Saturday, April 14, 2018

Ada Limón selects The Inheritance of Haunting by Heidi Andrea Restrepo Rhodes

Heidi Andrea Restrepo Rhodes

Letras Latinas, the literary initiative at the University of Notre Dame’s Institute for Latino Studies, is pleased to announce Heidi Andrea Restrepo Rhodes as the winner of the eighth edition of the Andrés Montoya Poetry Prize, which supports the publication of a first book by a Latinx poet residing in the United States. The winning manuscript was selected by Ada Limón, whose citation reads:

A brutal, but necessary unveiling of violence and ghosts we carry with us daily, The Inheritance of Haunting sings the unbearable and still makes a claim for survival. These are intricate poems that are odes to the women who have come before us, odes to the women who have been silenced by fear, and odes to the “wreckage of centuries.” With language that is alive, inventive, sound-driven, and ricocheting with power, this is a fierce and breathtaking collection that risks calling for a great reckoning with our collective past.

Heidi Andrea Restrepo Rhodes is a queer, disabled, mixed-race, second-generation Colombian immigrant, poet, artist, scholar, and activist. Her creative work has been published, exhibited, and performed in As/Us, Pank, Raspa, Word Riot, Feminist Studies, Huizache, the National Queer Arts Festival, The Sick Collective, the Bureau of General Services-Queer Division, SomArts, and Galería de la Raza, among other places. She was a semi-finalist for the 2017 92-Y/Unterburg Poetry Center Discovery Contest, and a semi-finals judge for the 2017  Youth Speaks/Brave New Voices National Poetry Slam Competition. Born in Arizona, and raised in California, she currently lives in Brooklyn.

Heidi Andrea Restrepo Rhodes offered the following statement:

"We are incessantly subject to the ghost as an intrusion of histories of conquest and loss, their vociferations coursing in our mouths. Both liberating and terrifying, haunting is a gift, a mirror to our survival, our defiances, and that of generations before us. It is, too, a responsibility bestowed, for that which haunts us also entrusts us with what we will make of it all, urging us to labor, to conjure ungovernable life against the hold. It moves me, everyday, to be amidst an unyielding riot of poets, Latinx/a/o and otherwise, in this practice of summoning, of writing the world. Receiving the honor of the Andrés Montoya Poetry Prize is to be called further into this work, with those who dream against the violence and bear witness to the obstinate beauty of life—Montoya’s poetry itself lighting the way."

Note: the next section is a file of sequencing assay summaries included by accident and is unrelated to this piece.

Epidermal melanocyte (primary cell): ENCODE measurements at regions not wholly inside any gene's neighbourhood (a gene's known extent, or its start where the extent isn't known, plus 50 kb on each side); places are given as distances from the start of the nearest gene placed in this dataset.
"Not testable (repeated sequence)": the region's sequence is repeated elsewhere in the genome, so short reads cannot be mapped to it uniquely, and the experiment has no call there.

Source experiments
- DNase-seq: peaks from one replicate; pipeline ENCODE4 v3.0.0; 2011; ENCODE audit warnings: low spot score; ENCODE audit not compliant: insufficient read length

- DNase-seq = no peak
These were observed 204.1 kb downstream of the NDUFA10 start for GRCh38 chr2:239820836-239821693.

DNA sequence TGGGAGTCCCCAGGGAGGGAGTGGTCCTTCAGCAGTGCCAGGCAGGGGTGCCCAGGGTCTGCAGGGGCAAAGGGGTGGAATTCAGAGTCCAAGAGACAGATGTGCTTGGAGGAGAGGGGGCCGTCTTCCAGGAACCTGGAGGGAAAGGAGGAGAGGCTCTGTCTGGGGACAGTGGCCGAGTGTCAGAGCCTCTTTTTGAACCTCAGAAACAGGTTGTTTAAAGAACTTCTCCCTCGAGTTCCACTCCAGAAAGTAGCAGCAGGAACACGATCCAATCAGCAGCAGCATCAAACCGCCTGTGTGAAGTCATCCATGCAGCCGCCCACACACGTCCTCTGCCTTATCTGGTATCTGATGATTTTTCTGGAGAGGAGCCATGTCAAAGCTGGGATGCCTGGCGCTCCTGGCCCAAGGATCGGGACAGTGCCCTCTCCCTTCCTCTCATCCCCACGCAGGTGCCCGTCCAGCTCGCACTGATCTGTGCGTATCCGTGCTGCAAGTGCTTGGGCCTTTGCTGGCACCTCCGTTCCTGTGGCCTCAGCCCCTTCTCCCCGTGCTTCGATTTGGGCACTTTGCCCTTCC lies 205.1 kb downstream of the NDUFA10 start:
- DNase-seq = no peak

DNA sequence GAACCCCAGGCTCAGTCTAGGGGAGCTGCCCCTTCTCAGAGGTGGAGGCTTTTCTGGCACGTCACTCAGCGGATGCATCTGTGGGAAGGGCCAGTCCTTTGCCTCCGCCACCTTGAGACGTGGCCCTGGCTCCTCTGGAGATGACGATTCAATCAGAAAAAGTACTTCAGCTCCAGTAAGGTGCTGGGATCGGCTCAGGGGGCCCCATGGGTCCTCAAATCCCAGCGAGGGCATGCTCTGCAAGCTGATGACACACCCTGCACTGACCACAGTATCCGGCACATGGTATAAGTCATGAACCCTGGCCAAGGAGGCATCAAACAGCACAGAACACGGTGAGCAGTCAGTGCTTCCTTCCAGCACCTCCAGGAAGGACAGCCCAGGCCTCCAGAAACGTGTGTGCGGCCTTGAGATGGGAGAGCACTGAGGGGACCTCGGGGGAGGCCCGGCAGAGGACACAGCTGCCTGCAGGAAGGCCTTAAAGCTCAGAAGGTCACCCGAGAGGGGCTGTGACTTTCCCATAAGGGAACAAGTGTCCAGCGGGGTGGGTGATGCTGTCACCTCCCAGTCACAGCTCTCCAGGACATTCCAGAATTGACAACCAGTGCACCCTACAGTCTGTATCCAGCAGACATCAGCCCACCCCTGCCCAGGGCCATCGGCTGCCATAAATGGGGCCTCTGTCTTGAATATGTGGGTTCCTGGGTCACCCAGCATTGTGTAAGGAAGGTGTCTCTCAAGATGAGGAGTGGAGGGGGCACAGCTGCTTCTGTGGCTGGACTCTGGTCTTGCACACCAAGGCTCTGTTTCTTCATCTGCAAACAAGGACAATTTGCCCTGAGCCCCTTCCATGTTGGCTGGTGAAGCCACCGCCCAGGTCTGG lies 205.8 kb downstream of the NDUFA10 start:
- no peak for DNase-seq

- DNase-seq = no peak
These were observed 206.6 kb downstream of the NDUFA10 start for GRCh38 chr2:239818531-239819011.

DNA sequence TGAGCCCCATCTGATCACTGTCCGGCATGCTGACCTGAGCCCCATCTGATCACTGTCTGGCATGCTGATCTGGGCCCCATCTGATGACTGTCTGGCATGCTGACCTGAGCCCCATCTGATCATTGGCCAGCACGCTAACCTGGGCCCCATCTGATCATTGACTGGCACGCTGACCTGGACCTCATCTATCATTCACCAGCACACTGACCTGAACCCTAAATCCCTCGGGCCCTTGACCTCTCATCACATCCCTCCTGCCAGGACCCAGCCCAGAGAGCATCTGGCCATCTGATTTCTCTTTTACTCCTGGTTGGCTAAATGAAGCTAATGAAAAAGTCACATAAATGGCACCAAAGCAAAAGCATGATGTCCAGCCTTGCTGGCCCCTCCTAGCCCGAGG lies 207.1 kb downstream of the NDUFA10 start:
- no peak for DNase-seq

The Inheritance of Haunting is slated for publication in 2019 with University of Notre Dame Press. 

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Ada Limón designated Honorable Mention status to:

Before the Body
by Lauren Espinoza

When the Revolution Finally Comes
by Willy Palomo

Homeboys With Slipped Halos
by Michael Torres
 
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Friday, April 6, 2018

Diamond Grove Slave Tree: An Interview with Xavier Cavazos


Diamond Grove Slave Tree

an interview with Xavier Cavazos
conducted by Therese Marie Konopelski




Diamond Grove Slave Tree is a well-researched celebration of George Washington Carver's life and legacy. Cavazos brings a fresh and informative perspective on Carver as a man, illuminating aspects of his personal life that some biographies overlook. Cavazos' interpretation of Carver is both historically authentic and experimental, even exploring different genera of plants in Carver's own voice. As a skilled botanist, Carver surely must have had a deep appreciation for the beauty in nature, which Cavazos brings to life on the page.

Here Carver's inventions are recognized beyond their mere utility for their impact on farming life and indirect social activism. Carver's humble beginnings as a slave and resulting life journey are an inspirational triumph of ingenuity and spirit over racial discrimination. Having learned about George Washington Carver in grade school, I fully enjoyed Cavazos' uncensored look at Carver's writing through primary sources and coming to know Carver as a flawed (as we all are) and complex person. Race, agriculture, and themes of belonging fuel Cavazos' true-to-life narrative of Carver the intellectual and creative legend.

-Therese Konopelski, University of Notre Dame (class of 2020)
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[Therese Konopelski]: For this book, you undertook extensive research on Carver’s life, making use of Iowa State University’s Parks Library Special Collections as well as the Carver Collection of the Deborah Lewis and the Ada Hayden Herbarium. In your preliminary findings, what details and discoveries were the most helpful in developing Carver’s voice? While you were exploring Carver as a figure, did you encounter any surprising details that you incorporated in the collection?